Church History

Just to be clear, the doctrine of the deification of man is completely orthodox and is part of Christianity’s rich history. It is confessed in both Eastern Orthodox and Catholic traditions. For those who don’t like me referring to church history, due to some protestant stigmatism, don’t worry, I plan on quoting from reformers and contemporaries as well.

“God made himself man, that man might become God.” Ireneaus 3

The Word of God became man, so that you should learn from a man, how it is that man can become a god.” Clement 4

all men are deemed worthy of becoming “gods,” and of having power to become sons of the Highest.” Justin Martyr 5

“become gods for (God’s) sake, since (God) became man for our sake.” Gregory of Nazianzus 6

“The only-begotten Son of God, wanting to make us sharers in his divinity, assumed our natrure, so that he, made man, might make men gods.” Thomas Aquinas 7

“Let us then mark, that the end of the gospel is, to render us eventually conformable to God, and, if we may so speak, to deify us.” John Calvin 8

“God pours out Christ His dear Son over us and pours Himself into us and draws us into Himself, so that He becomes completely humanified (vemzenschet)and we become completely deified (gantz und gar vergottet, “Godded-through”) and everything is altogether one thing, God, Christ, and you.” Martin Luther 9

“As the Word became flesh, so it is certainly necessary that the flesh should also become Word. For just for this reason does the Word become flesh, in order that the flesh might become Word. In other words: God becomes man, in order that man should become God. Thus strength becomes weak in order that weakness might become strong. The Logos puts on our form and figure and image and likeness, in order that He might clothe us with His image, form, likeness. Thus wisdom becomes foolish, in order that foolishness might become wisdom, and so in all other things which are in God and us, in all of which He assumes ours in order to confer upon us His [things].” Martin Luther 10

“He will make the feeblest and filthiest of us into a god or goddess, dazzling, radiant, immortal creature, pulsating all through with such energy and joy and wisdom and love as we cannot now imagine, a bright stainless mirror which reflects back to God perfectly” C.S. Lewis 11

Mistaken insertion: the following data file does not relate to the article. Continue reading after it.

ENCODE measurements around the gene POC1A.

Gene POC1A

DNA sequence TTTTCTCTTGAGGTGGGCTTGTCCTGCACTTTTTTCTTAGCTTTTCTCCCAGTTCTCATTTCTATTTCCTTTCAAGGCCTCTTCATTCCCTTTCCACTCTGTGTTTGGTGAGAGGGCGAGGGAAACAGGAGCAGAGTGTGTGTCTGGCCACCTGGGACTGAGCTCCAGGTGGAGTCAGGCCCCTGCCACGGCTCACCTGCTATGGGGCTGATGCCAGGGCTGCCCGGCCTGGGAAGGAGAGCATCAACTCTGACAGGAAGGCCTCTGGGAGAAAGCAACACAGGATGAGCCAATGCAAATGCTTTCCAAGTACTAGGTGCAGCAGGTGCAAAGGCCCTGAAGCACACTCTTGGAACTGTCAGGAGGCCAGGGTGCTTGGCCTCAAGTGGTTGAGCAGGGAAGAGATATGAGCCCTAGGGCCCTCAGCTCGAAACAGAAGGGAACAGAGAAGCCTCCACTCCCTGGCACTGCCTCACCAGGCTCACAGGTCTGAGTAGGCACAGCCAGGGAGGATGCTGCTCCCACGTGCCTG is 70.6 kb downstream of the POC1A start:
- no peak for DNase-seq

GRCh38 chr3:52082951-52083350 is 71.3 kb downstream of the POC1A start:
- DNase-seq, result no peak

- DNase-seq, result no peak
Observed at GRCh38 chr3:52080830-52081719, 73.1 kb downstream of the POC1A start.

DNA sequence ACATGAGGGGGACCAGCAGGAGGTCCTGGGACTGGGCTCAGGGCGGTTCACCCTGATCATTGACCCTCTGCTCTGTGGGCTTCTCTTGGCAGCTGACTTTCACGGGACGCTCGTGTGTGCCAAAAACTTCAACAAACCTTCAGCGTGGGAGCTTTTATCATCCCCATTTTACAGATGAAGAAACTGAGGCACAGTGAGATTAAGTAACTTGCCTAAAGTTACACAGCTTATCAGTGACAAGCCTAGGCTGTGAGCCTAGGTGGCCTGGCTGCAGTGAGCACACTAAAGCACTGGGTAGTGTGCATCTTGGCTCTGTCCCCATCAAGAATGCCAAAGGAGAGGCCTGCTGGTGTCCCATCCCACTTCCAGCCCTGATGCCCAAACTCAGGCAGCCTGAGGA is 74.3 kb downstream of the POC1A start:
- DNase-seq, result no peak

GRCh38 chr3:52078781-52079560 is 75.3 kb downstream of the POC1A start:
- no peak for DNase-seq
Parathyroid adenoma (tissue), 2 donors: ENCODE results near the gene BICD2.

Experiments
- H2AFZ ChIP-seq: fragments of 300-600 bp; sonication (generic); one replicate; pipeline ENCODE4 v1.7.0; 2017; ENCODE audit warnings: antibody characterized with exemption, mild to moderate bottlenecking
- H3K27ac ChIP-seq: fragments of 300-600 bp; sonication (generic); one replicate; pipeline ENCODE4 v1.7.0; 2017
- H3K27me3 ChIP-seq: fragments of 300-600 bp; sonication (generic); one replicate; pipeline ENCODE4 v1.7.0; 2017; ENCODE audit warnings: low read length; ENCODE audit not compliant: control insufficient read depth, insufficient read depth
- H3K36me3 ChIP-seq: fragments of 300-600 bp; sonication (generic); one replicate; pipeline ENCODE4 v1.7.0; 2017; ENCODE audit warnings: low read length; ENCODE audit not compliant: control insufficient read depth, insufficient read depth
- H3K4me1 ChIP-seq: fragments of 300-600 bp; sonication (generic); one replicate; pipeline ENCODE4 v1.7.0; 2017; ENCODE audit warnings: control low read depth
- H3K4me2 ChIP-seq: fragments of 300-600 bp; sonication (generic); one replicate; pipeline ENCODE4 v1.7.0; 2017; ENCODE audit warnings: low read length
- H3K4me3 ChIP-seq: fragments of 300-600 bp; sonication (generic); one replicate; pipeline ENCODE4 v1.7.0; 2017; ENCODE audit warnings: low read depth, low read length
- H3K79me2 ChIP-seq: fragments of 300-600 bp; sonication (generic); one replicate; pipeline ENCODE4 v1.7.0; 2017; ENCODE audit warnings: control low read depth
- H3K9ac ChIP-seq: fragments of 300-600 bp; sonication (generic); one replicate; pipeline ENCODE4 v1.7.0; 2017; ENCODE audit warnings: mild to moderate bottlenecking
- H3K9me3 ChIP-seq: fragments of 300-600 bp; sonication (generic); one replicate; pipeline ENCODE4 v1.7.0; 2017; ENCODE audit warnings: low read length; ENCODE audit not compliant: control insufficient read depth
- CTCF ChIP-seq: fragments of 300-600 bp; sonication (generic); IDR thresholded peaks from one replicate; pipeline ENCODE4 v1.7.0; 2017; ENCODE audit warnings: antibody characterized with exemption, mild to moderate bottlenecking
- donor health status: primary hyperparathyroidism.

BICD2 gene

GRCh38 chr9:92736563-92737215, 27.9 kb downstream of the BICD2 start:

Let it stand that this is not at all a comprehensive study, neither does it include all of the quotes or verses that I would like. But I hope this opened the eyes of many in regard to the hope of our calling (Col. 1:27).

We were made in the image and likeness of God, but sin came in and brought with it condemnation and death. God did not leave us in this state, but rather entered into His very own creation in the flesh, cleansed us from all iniquity, and came into us that He might be our life (Col. 3:6). This life renews, transforms, and conforms our natural man to the very image of Christ (Rm. 12:2; 2 Cor. 3:18; Rm. 8:29). The ultimate goal of this process is unity with God, sharing in His very life, nature, and glory:

“…the two shall be one flesh. This mystery is great, but I speak with regard to  Christ and the church.” Ephesians 5:30-31

“I am Jehovah, that is My name, and I will not give My glory to another” Isaiah 42:8

“And the glory which You have given Me I have given to them, that they may be one, even as We are one; I in them, and You in Me, that they may be perfected into one” John 17:22-23

“I will show you the bride, the wife of the Lamb. And he…showed me the holy city, Jerusalem, coming down out of heaven from God, having the glory of God.” Revelation 21:9-10

We become one with God! Hallelujah! Don’t fear this, thinking yourselves to be lower than God has called you (Col. 2:18), but rather embrace it with exultation! He will not give His glory to another! We must be him to receive it! And we, as the Body of Christ, the fullness of the one who fills all in all, can receive it (Eph. 1:23)! Praise the Lord!

¹ St. Athanasius, De Incarnatione or On the Incarnation 54:3, PG 25:192B
² St. Augustine, Summa Theologica, Volume 4, Part III, First Section xiii de Temp
Ireneaus, Against Heresies. 5
Clement, Protreptikos. 11.14
5 Justin Martyr, Ante-Nicene Fathers, Volume II, Chapter CXXIV
Jonathan Jacobs, An Eastern Orthodox Conception of Theosis and Human
Nature (unknown specific source)
Thomas Aquinas, Opuscula 57, 1-4.; Catechism of the Catholic Church, revised edition 1999, section 460
John Calvin, Commentary on 2 Peter 1:4
Werner Elert, The Structure of Lutheranism,volume 1 ,175-176 (Quoted from a 1526 sermon of Luther's)
10 WA 1 2825-3239-41.Cited in Grundlagenforschung, 192; "Zwei Arten," 163 (Quoted from a 1515 Christmas Sermon of Luther's)
11 C.S. Lewis, Mere Christianity (1952; Harper Collins: 2001) 205-206.